Many baby foods are marketed as "suitable" for children under six months of age and are not. Many of them contain inappropriately high levels of sugar.
The recommendation of the World Health Organization is that children should be exclusively breastfed for the first six months of life. One of the strategies for the promotion of exclusive breastfeeding was the 2016 global guide with the aim of ending the inappropriate promotion of foods for infants and young children where it is explicitly stated that complementary foods should not be advertised for infants under six months.
“Good nutrition in childhood remains essential to ensure optimal growth and development of children, as well as to achieve better health outcomes later in life, including prevention of overweight, obesity and diet-related non-communicable diseases”Says Zsuzsanna Jakab, WHO Regional Director for Europe.
Increase children's taste for sweets
A third of baby foods that are marketed as suitable for children under 6 months contain high levels of sugar for this population group, according to research conducted by the World Health Organization (WHO).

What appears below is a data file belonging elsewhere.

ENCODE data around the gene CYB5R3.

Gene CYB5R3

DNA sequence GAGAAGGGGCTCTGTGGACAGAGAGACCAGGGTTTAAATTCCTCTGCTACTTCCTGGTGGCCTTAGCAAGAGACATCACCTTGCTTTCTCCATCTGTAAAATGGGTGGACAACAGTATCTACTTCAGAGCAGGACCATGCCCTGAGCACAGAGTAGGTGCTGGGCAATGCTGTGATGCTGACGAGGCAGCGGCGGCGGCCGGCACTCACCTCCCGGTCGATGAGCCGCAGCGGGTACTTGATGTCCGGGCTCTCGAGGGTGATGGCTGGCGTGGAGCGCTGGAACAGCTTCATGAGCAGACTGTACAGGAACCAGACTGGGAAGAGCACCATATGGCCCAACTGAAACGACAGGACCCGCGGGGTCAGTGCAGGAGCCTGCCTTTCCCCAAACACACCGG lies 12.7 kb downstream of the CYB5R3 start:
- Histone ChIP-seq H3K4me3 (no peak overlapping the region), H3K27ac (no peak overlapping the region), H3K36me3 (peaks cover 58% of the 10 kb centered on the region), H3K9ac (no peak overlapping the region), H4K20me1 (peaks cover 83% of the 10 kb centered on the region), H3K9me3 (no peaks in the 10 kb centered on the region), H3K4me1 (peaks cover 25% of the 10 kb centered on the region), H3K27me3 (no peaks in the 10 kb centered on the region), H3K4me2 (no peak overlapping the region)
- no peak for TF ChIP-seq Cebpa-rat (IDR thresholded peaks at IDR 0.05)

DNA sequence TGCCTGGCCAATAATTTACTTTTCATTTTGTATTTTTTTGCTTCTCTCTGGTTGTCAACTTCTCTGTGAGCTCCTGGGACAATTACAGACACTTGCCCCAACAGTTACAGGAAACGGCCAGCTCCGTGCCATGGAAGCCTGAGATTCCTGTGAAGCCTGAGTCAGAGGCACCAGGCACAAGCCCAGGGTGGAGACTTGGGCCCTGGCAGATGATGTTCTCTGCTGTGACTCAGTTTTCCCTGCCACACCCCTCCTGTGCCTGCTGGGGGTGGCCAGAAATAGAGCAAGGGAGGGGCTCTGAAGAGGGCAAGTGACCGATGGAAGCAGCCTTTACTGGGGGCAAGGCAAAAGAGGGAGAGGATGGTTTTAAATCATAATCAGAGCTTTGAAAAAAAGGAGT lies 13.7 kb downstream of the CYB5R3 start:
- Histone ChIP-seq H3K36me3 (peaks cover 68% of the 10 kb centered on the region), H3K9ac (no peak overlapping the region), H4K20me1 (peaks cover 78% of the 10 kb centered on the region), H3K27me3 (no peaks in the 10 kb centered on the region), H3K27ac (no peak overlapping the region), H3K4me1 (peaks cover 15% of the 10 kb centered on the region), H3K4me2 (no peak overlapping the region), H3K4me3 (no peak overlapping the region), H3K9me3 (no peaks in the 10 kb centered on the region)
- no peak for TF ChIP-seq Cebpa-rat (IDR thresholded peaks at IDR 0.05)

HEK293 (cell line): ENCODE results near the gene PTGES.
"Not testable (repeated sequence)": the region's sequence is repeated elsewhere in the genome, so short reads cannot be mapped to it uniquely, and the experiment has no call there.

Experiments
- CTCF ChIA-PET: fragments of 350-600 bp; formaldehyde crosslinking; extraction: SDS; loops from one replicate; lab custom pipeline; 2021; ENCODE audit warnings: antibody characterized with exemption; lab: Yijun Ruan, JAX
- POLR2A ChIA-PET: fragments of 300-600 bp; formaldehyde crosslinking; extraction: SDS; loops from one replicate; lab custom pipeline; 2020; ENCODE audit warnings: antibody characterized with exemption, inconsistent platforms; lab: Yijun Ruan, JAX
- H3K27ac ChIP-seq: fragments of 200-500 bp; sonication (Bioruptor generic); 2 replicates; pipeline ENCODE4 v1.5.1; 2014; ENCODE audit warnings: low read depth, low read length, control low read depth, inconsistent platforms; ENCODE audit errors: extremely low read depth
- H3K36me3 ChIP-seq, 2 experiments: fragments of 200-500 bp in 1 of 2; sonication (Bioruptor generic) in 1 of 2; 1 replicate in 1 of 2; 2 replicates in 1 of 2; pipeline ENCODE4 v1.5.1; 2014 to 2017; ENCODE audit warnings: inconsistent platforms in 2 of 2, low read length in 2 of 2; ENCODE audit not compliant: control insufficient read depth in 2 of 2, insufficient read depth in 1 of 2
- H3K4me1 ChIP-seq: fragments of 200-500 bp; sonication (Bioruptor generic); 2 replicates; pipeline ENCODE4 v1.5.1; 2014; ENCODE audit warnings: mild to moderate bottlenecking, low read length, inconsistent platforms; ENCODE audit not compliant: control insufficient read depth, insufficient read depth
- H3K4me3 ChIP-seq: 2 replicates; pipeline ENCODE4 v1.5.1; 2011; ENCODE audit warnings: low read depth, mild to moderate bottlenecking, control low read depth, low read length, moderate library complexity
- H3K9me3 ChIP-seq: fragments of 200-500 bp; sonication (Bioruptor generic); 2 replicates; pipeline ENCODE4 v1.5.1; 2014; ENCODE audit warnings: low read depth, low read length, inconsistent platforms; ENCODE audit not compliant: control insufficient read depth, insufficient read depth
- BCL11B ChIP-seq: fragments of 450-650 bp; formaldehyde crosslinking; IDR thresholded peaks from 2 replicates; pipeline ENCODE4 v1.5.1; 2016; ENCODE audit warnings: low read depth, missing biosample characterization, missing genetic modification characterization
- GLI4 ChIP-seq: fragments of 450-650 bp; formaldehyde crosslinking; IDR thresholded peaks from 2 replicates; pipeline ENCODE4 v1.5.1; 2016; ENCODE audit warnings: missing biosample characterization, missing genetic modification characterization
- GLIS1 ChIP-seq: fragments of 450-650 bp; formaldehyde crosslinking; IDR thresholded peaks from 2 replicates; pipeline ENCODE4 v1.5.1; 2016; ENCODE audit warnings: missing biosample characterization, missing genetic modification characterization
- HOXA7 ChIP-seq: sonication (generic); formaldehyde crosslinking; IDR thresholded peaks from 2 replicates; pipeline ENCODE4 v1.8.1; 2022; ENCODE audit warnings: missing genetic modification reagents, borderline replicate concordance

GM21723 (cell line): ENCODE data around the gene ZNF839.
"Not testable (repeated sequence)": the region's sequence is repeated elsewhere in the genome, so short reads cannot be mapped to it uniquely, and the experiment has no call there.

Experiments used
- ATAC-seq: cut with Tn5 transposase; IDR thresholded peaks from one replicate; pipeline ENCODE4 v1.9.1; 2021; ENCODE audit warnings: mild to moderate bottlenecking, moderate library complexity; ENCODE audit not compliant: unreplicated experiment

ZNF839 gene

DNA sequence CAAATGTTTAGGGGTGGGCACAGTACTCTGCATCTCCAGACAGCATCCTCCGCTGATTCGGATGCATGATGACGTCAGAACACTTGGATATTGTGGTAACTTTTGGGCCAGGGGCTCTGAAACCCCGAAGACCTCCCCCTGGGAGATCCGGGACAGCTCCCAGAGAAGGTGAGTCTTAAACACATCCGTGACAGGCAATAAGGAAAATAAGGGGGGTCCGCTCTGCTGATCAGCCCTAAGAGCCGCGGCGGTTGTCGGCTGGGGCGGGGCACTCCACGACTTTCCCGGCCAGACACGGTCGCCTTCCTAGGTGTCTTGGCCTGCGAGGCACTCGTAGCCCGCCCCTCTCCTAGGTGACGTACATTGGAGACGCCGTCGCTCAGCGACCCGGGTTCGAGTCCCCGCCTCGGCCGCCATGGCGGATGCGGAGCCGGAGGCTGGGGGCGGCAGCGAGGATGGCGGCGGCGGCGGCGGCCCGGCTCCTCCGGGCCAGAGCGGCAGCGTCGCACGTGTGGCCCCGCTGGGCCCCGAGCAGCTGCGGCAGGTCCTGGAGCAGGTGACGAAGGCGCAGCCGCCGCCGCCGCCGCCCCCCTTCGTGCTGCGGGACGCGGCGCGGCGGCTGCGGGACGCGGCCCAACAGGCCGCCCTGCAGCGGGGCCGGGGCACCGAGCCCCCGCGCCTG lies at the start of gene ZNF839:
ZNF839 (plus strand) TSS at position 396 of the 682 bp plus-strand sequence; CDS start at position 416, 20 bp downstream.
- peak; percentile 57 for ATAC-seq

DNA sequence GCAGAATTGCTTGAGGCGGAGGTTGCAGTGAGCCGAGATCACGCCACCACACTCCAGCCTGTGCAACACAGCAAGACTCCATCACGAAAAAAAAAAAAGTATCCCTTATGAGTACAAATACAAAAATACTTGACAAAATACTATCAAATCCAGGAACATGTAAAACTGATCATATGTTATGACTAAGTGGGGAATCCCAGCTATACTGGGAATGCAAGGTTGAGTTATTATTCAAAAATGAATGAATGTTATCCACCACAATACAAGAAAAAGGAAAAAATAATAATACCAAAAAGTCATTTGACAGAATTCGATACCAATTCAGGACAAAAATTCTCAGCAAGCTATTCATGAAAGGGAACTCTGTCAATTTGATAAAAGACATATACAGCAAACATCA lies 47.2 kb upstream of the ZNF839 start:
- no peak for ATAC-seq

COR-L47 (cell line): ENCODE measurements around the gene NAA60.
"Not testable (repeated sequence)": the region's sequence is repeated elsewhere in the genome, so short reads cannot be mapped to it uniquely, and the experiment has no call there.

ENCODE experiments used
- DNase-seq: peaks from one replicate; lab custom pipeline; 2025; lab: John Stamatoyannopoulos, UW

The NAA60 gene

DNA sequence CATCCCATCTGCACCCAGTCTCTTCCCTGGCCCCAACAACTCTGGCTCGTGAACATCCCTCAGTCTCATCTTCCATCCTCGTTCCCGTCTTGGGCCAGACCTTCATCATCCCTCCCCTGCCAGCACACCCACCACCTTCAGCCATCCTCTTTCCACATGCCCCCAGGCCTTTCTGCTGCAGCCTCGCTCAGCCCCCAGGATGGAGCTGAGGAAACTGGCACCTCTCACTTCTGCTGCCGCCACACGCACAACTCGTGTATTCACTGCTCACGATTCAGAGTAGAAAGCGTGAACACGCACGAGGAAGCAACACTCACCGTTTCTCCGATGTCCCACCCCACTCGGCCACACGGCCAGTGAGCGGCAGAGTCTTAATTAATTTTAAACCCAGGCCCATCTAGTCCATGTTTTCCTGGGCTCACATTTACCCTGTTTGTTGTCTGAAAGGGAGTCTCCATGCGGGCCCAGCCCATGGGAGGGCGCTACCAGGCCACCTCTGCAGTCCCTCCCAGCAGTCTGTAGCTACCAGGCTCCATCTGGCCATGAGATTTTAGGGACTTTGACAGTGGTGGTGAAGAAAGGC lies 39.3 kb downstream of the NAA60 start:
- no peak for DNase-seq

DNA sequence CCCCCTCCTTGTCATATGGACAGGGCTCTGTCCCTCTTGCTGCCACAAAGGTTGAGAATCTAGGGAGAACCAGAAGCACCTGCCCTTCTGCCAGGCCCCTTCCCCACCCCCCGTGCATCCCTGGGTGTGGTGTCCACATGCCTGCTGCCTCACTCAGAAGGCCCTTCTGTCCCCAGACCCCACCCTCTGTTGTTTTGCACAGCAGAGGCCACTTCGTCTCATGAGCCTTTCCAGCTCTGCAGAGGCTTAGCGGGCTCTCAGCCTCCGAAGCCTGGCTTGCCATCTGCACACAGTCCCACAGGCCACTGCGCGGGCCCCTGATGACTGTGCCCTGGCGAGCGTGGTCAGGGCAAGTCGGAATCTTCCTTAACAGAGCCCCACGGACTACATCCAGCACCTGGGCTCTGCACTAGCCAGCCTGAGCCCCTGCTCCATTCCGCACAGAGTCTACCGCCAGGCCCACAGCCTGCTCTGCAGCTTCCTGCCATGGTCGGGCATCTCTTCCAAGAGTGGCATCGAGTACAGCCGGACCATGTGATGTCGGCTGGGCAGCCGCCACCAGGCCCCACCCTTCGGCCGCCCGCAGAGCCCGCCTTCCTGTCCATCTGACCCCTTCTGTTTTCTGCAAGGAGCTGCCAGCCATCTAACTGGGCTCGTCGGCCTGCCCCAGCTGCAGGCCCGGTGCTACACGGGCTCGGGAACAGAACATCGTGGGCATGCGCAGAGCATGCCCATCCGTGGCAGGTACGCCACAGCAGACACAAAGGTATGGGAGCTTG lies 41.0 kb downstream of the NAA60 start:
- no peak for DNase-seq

They contain among their ingredients sugar, concentrated fruit juice and other sweetening agents, which should not have been added.
“Foods for infants and young children are expected to comply with established advice on nutrition and composition. However, there are concerns that many products may still be too high in sugar.”, Points out João Breda, head of the WHO European Office for the Prevention and Control of Non-communicable Diseases.
Sugars added to food may affect the development of children's taste preferences by increasing their taste for sweeter foods.
Although foods such as fruits and vegetables that naturally contain sugars are appropriate for infants and young children, the very high level of free sugars in commercial pureed products is also a concern.
With information from: